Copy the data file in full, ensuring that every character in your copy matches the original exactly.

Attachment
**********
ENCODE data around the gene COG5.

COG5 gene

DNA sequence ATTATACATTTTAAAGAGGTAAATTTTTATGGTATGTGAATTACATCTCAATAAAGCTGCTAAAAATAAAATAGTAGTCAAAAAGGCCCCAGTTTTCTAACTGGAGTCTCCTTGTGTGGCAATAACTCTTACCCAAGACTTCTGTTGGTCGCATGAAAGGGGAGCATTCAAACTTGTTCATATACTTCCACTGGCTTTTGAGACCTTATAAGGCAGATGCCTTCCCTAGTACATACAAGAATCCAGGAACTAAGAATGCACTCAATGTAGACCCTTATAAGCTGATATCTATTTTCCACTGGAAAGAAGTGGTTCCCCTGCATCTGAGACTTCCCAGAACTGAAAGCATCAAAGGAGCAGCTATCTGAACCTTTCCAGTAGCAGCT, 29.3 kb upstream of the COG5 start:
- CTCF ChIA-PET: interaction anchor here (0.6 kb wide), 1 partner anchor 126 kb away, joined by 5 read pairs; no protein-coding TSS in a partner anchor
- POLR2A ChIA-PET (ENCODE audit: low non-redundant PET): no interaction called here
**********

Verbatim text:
ENCODE data around the gene COG5.

COG5 gene

DNA sequence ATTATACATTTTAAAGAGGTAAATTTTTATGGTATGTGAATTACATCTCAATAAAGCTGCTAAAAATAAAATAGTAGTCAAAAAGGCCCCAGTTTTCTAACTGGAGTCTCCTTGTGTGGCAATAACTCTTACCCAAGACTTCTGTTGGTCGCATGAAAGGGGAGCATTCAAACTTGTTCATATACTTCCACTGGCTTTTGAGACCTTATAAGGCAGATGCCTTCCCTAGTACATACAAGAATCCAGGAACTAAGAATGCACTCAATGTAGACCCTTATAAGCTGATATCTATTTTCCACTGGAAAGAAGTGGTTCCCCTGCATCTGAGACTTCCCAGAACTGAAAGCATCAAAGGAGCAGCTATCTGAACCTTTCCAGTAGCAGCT, 29.3 kb upstream of the COG5 start:
- CTCF ChIA-PET: interaction anchor here (0.6 kb wide), 1 partner anchor 126 kb away, joined by 5 read pairs; no protein-coding TSS in a partner anchor
- POLR2A ChIA-PET (ENCODE audit: low non-redundant PET): no interaction called here